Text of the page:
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Photo by Stringer/AFP via Getty Images.

Ethiopia's Online Movement #BringBackOurStudents Takes to the Streets

Thousands of Ethiopians are protesting the government's failure to locate the whereabouts of at least 18 students from Dembi Dollo University who were abducted two months ago.

Mass demonstrations are underway in northern parts of Ethiopia including Bahir Dar.

Thousands of Ethiopians are protesting the government's failure to locate the whereabouts of at least 18 students from Dembi Dollo University who were abducted two months ago.


What began as an online movement under the banner of #BringBackOurStudents has evolved into a fully-fledged protest over the past few days in an effort to obtain answers from Prime Minister Abiy Ahmed's government.

While there are conflicting reports as to the exact number of students who were abducted from Dembi Dollo University, it is believed that at least 18 students are missing.

According to the BBC, the students are from the Amhara community in the northern parts of Ethiopia and were fleeing from the university–located in the Oromia region–when inter-ethnic violence erupted. It is largely rumoured that the students, who are mostly female, were abducted by armed local men who are known to be active in the area. Fingers have been pointed at the Oromo Liberation Army although they have quickly denied the allegations and have instead cast the blame on the government.

Protesters have been chanting anti-government slogans and are accusing Prime Minister Ahmed and his government of not doing enough to ensure the safe release of the students. Despite the government's press secretary having reported that only 6 out of an alleged 21 missing students remained captive, many family members claim their loved ones have still not returned.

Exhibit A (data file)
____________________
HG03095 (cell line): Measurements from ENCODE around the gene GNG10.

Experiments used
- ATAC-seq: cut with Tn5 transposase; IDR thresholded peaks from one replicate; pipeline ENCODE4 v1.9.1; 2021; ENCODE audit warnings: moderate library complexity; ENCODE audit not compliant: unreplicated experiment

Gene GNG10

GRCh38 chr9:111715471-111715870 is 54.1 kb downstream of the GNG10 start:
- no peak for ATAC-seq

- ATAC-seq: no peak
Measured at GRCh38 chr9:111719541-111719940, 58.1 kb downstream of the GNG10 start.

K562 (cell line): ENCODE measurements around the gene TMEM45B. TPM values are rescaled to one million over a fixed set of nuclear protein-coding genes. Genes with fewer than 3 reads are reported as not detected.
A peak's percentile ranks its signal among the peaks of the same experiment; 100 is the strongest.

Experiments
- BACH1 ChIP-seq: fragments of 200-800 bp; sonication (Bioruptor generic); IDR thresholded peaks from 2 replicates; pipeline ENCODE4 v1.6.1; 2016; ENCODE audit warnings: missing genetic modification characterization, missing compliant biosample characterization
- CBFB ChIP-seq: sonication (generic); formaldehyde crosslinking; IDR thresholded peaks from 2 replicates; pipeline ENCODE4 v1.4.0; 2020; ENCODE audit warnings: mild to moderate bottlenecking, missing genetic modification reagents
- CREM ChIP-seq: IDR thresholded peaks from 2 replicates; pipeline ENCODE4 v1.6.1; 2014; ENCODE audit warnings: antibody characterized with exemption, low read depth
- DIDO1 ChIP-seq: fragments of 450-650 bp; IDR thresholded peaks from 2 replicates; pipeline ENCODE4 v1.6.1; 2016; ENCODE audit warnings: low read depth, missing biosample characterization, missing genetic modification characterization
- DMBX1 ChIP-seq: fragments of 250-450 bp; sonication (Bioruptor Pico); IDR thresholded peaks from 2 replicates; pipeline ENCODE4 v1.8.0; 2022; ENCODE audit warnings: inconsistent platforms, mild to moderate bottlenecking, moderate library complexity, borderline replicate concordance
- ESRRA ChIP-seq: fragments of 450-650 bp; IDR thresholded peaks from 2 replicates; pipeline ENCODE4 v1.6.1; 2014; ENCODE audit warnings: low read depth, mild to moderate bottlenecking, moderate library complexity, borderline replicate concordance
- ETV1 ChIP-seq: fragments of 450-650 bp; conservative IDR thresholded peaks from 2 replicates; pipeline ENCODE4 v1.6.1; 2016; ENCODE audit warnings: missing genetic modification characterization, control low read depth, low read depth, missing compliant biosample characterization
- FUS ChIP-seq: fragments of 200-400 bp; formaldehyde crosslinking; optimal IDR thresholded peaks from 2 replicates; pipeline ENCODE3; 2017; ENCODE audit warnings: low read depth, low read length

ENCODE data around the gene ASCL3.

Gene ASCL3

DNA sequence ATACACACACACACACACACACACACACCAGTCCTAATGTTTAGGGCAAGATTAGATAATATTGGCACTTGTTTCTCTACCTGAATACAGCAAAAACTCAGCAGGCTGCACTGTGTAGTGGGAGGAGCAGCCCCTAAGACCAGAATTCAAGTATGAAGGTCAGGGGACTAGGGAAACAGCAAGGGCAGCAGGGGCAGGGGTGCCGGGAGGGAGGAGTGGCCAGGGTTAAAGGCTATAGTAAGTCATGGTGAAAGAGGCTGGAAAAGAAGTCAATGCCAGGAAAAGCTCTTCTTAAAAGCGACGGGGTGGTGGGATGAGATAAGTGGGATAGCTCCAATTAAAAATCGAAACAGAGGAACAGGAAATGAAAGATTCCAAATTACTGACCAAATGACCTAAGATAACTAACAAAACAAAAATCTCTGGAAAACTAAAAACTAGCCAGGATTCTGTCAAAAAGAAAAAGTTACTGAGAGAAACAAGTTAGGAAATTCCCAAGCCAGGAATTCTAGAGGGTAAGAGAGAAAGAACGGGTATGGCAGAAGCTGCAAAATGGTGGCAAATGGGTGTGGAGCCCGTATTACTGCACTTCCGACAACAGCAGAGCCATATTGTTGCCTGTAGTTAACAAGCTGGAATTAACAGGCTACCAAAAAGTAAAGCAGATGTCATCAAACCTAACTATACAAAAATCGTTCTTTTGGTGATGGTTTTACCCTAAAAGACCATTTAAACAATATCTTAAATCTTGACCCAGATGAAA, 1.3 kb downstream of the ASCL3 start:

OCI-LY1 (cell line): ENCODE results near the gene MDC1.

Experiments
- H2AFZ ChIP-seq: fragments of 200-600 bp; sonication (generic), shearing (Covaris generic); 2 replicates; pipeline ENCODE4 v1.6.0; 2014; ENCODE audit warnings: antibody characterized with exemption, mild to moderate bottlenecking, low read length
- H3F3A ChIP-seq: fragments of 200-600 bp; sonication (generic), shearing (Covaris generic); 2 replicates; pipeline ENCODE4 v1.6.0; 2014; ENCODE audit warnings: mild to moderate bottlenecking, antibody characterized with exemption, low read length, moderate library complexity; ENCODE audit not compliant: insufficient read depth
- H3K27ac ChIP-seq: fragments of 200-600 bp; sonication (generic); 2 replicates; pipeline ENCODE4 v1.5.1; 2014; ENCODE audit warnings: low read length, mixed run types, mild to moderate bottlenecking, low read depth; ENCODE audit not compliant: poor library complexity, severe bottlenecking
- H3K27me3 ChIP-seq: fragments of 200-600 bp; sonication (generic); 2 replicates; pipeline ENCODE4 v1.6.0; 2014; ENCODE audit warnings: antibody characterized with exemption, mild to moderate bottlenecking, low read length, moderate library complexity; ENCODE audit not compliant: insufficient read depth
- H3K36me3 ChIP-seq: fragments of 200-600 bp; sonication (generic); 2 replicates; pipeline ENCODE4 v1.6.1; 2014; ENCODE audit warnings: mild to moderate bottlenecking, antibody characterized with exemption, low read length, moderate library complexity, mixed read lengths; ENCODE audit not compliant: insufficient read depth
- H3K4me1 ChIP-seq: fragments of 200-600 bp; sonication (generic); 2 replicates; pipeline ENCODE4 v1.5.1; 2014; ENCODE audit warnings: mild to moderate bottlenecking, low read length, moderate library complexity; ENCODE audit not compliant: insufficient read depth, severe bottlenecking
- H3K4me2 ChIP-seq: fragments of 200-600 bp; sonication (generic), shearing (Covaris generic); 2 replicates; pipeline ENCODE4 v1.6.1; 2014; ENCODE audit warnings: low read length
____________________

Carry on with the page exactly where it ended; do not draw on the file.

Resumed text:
One parent, desperate to find out whether his missing daughter is alive, told the BBC that, "I'm afraid they have killed them. I wish they tell us the truth if that is the case. It's affecting our mental health. My wife is already sick because she is worried too much. I wish they tell us the truth, even if they are killed."

Prime Minister Ahmed's rule has been in the line of fire since he took office in 2017. While he brought about tremendous change such as a gender-equal cabinet and ended a two-decade long border conflict with Eritrea, an effort for which he was awarded the 2019 Nobel Peace Prize, there have been numerous and wide-spread protests as long-standing inter-ethnic tensions continue to worsen.

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Photo by AMOS GUMULIRA / AFP) (Photo by AMOS GUMULIRA/AFP via Getty Images

Malawians Head Back to Voting Polls in Historic Re-election

Malawians will be casting their votes yet again after the country's Constitutional Court ruled that the May elections of 2019 had been rigged.

Malawians are casting their votes today after the Constitutional Court annulled the results of the May, 2019 elections due to rigging, Aljazeera reports. Judges made the ruling based on evidence presented to them which included tally sheets which had been tampered with using correctional fluid. Malawi is the second African country after Kenya to ever annul a presidential election over irregularities.
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